In addition to being dependent on the type of performance indicator used in the literature to assess agricultural performance, the results of the study show that IR may not be considered universal for any crop or at any time. When tested over time, the severity of IR has been reported as declining (28, 3639). However, the potentially gradual evolution of the relationship cannot be captured by this meta-regression, because the approach is based on the direction of the relationship as categorical variables (IR versus direct). Given the great diversity of performance indicators and estimation methods, the analysis does not consider the grade of IR, i.e., whether it is severe or “light” (close to becoming a direct relationship). Only clear-cut differences are robustly demonstrated, and the model does capture a decrease in the probability of recording IR over the analyzed period. Assuming that our specification captures the most critical factors and improvements in estimation (i.e., improved techniques and availability and quality of data), this trend may be associated with a process of change in rural labor markets. In the case of countries that are relatively more land abundant, it could even be capturing signs of structural transformation of agriculture and indications of a growing number of medium-scale farms (54, 87) in these countries.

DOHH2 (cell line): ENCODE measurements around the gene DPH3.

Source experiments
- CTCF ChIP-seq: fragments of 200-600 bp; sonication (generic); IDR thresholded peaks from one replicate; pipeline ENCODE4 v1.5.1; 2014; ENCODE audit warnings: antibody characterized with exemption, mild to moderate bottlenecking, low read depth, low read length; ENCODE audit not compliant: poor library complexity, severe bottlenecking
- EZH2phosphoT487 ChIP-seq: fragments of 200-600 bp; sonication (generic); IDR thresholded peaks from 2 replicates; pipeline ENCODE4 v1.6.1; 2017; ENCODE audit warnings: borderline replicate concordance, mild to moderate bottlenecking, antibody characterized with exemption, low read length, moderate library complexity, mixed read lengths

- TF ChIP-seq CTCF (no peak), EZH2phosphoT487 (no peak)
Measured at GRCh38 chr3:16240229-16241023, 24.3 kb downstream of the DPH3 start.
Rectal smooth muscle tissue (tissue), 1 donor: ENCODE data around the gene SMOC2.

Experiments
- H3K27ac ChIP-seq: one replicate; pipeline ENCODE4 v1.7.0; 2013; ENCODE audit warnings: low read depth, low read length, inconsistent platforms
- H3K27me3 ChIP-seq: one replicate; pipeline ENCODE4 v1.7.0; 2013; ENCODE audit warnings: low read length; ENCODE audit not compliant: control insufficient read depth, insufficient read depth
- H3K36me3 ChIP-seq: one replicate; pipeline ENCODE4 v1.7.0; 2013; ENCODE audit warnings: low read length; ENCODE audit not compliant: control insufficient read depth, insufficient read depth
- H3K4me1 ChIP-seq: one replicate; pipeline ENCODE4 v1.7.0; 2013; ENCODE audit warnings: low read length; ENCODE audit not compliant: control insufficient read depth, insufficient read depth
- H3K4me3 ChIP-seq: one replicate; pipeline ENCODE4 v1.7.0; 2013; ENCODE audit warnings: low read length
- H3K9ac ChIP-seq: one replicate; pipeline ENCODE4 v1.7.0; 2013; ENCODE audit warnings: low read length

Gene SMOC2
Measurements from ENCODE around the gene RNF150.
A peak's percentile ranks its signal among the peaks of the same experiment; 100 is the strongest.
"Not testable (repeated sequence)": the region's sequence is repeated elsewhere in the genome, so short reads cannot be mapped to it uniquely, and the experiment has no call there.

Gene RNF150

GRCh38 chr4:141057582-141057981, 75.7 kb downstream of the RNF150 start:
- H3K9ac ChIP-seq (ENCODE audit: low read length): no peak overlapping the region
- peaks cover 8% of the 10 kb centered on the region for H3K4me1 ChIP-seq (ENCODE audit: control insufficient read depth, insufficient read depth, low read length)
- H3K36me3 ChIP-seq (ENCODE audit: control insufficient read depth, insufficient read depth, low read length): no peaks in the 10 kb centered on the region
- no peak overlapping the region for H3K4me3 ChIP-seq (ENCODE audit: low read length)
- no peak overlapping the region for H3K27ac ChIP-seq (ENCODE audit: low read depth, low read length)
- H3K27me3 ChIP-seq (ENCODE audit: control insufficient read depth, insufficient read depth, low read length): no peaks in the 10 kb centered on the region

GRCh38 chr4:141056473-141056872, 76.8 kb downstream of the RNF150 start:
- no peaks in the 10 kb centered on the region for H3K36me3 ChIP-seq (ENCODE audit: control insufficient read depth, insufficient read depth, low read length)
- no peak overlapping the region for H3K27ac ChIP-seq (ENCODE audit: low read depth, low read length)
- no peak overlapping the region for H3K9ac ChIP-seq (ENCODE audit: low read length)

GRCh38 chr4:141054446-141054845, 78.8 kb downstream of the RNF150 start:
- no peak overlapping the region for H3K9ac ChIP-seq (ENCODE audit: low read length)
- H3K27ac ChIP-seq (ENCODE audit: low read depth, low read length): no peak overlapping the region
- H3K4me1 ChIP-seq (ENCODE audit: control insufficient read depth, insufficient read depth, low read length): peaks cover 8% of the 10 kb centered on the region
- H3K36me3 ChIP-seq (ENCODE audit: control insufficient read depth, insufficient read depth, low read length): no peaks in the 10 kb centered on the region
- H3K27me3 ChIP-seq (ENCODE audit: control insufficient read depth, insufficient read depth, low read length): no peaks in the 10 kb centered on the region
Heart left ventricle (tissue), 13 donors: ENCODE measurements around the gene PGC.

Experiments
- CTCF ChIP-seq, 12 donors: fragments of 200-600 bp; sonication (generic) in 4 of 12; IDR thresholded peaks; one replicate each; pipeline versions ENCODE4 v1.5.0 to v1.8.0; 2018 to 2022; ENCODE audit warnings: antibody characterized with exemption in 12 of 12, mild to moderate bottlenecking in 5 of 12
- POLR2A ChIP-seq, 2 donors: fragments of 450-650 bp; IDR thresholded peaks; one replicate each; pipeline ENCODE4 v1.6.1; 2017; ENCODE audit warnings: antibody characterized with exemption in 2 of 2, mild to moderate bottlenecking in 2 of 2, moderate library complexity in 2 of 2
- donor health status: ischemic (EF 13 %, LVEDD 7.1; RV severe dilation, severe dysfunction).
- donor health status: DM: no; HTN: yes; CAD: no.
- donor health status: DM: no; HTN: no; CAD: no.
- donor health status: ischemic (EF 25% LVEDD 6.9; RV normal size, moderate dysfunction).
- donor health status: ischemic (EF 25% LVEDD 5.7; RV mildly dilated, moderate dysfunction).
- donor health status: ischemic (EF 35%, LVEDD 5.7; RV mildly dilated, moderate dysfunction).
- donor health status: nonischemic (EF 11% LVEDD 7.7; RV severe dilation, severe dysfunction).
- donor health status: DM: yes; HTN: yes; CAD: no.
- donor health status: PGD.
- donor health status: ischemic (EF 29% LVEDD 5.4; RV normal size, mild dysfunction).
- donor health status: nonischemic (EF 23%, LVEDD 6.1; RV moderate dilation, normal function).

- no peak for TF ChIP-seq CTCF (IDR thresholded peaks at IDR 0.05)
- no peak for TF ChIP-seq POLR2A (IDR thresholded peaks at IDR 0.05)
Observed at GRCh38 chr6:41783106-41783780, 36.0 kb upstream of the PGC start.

Last, results also show that the recording of IR may have been altered by the impact of the data source on the detection of IR. Since part of the research conducted is based on population surveys, which are clearly focused on smallholders (i.e., no records for medium or larger farms), it is very likely that alternative relationships were not correctly assessed (direct or nonmonotonic, i.e., U-shaped). This result is in line with (35, 43, 52), reinforcing the necessity of expanding current surveys to better address the representation of medium and large farms in developing countries, especially in relatively land-abundant ones.